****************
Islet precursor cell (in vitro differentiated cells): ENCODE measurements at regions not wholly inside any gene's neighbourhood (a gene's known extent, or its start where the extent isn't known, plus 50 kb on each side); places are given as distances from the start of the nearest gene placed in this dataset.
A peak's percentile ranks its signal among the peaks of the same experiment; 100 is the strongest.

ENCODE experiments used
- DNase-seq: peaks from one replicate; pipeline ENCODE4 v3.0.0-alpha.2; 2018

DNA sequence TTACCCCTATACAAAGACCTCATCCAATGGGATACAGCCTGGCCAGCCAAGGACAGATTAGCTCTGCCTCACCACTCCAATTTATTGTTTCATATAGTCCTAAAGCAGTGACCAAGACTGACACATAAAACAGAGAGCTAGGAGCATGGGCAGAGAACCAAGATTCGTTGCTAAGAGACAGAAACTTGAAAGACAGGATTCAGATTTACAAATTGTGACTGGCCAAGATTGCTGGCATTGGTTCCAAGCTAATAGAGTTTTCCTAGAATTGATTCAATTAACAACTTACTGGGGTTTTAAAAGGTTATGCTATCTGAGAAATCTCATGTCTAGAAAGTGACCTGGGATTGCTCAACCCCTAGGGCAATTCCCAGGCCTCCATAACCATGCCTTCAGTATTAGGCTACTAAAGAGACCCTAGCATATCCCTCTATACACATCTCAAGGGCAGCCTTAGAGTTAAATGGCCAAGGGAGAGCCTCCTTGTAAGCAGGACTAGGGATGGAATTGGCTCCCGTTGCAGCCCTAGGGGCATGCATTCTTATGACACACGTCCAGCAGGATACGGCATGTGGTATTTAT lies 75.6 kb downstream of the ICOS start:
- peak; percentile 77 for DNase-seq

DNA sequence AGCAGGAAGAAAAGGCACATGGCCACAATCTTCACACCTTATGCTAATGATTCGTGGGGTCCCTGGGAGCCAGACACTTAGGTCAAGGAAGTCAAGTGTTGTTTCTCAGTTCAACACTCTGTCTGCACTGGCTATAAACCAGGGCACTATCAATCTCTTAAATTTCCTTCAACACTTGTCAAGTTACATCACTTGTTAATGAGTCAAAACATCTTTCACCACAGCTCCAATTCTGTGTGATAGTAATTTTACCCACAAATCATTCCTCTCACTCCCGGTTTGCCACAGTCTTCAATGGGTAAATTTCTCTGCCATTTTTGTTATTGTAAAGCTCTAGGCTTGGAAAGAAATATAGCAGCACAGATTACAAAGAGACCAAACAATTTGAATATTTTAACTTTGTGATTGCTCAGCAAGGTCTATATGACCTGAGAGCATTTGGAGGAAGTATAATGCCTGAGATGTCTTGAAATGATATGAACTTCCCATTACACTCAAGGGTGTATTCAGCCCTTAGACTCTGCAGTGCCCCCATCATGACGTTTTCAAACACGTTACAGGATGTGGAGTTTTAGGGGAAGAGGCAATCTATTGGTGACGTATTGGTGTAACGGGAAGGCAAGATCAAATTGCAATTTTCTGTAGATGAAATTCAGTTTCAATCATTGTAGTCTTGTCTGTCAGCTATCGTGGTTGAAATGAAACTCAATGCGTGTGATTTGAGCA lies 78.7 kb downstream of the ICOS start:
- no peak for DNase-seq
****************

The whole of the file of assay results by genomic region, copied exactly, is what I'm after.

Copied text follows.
Islet precursor cell (in vitro differentiated cells): ENCODE measurements at regions not wholly inside any gene's neighbourhood (a gene's known extent, or its start where the extent isn't known, plus 50 kb on each side); places are given as distances from the start of the nearest gene placed in this dataset.
A peak's percentile ranks its signal among the peaks of the same experiment; 100 is the strongest.

ENCODE experiments used
- DNase-seq: peaks from one replicate; pipeline ENCODE4 v3.0.0-alpha.2; 2018

DNA sequence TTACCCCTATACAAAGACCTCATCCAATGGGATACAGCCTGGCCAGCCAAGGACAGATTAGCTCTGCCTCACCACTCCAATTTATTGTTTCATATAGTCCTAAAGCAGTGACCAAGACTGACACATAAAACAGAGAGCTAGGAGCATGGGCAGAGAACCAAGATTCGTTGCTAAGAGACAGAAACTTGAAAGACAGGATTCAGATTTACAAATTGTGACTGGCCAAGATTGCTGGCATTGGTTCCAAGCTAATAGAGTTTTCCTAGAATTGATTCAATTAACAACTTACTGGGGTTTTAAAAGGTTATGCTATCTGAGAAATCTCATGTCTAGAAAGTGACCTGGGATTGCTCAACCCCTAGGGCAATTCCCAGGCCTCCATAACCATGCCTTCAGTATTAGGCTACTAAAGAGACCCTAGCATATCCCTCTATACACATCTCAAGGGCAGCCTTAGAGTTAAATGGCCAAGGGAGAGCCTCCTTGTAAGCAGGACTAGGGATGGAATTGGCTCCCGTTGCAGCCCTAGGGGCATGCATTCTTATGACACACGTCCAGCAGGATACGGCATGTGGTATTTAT lies 75.6 kb downstream of the ICOS start:
- peak; percentile 77 for DNase-seq

DNA sequence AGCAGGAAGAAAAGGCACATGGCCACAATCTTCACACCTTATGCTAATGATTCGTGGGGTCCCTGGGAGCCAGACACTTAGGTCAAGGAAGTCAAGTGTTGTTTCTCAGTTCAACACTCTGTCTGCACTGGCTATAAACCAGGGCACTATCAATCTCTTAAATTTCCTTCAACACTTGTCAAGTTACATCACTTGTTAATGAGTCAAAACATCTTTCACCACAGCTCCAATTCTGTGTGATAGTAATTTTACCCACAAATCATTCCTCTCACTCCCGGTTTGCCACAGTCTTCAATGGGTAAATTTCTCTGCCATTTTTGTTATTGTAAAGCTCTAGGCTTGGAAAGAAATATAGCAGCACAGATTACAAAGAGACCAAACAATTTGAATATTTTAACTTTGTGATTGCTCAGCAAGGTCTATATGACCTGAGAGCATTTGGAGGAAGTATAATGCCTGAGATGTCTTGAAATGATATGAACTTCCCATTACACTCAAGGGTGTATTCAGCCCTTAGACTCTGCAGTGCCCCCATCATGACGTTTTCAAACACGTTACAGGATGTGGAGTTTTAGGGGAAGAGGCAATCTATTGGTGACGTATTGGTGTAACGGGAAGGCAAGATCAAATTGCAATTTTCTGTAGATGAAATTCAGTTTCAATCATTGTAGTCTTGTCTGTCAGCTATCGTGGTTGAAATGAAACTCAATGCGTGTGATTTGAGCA lies 78.7 kb downstream of the ICOS start:
- no peak for DNase-seq